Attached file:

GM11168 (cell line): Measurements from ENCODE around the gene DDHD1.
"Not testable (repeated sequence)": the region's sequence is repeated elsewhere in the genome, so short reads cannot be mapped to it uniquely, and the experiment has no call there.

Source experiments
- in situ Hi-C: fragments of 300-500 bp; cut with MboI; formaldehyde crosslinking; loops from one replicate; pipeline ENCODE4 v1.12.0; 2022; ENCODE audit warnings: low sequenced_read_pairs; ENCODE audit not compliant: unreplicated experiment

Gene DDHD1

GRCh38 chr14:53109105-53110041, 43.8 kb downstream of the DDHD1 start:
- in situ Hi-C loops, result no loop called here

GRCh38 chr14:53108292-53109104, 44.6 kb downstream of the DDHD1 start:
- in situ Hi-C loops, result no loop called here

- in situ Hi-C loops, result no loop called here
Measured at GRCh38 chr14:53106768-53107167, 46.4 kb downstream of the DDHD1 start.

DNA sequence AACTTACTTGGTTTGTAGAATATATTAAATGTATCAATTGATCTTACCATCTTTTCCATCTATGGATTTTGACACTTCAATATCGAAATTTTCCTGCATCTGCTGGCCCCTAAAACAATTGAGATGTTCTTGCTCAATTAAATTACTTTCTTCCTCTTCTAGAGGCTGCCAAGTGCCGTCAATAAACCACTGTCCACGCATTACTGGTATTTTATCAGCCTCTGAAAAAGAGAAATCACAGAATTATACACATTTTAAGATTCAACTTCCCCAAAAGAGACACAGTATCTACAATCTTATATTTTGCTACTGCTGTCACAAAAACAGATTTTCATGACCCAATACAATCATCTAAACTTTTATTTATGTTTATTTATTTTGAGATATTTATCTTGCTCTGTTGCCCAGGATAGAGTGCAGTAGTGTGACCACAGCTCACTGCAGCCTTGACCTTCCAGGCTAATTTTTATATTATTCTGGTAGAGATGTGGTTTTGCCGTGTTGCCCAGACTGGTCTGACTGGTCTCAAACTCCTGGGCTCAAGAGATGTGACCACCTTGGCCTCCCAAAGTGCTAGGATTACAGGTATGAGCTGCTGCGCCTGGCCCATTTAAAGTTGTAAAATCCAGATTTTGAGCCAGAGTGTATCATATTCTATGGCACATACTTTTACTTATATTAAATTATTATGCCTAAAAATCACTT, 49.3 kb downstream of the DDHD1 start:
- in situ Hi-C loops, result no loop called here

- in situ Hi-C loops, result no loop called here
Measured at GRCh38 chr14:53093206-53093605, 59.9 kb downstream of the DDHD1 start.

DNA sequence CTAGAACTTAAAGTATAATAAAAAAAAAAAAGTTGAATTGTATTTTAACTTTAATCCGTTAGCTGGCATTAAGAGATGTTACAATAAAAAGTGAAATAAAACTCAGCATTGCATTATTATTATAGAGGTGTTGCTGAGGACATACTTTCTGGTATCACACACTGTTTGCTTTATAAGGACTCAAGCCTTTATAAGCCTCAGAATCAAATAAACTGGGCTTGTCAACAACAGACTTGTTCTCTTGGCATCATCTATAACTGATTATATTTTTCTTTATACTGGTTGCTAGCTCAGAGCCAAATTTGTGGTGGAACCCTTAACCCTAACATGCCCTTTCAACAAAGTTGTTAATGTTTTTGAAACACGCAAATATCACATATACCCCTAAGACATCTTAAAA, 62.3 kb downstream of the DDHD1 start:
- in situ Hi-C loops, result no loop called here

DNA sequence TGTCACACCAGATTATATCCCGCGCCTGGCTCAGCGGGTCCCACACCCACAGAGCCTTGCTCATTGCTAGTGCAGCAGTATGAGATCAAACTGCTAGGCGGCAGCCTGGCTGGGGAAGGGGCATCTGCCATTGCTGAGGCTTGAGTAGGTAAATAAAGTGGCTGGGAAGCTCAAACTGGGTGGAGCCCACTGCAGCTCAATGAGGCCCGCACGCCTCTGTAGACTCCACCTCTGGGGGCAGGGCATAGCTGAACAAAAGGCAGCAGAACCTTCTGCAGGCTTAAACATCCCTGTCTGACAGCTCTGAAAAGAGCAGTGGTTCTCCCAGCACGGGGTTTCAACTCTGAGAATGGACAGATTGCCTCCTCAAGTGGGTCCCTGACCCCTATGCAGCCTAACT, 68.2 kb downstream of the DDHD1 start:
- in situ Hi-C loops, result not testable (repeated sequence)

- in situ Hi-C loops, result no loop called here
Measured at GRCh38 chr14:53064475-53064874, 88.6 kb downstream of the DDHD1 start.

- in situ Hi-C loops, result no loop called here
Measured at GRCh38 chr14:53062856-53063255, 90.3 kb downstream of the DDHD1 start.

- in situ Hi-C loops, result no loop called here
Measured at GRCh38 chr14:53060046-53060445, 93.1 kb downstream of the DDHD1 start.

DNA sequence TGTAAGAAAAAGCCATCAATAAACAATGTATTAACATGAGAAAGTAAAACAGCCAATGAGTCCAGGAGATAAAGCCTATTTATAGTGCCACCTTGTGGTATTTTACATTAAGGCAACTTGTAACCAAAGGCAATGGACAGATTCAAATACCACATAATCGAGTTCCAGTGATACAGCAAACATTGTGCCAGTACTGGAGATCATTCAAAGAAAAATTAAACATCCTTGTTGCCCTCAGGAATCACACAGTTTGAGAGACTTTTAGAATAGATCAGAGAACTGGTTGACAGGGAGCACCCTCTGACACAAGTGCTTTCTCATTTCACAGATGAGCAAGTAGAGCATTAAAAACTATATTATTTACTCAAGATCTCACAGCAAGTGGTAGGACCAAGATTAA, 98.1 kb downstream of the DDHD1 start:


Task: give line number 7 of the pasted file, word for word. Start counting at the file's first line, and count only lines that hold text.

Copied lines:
- in situ Hi-C loops, result no loop called here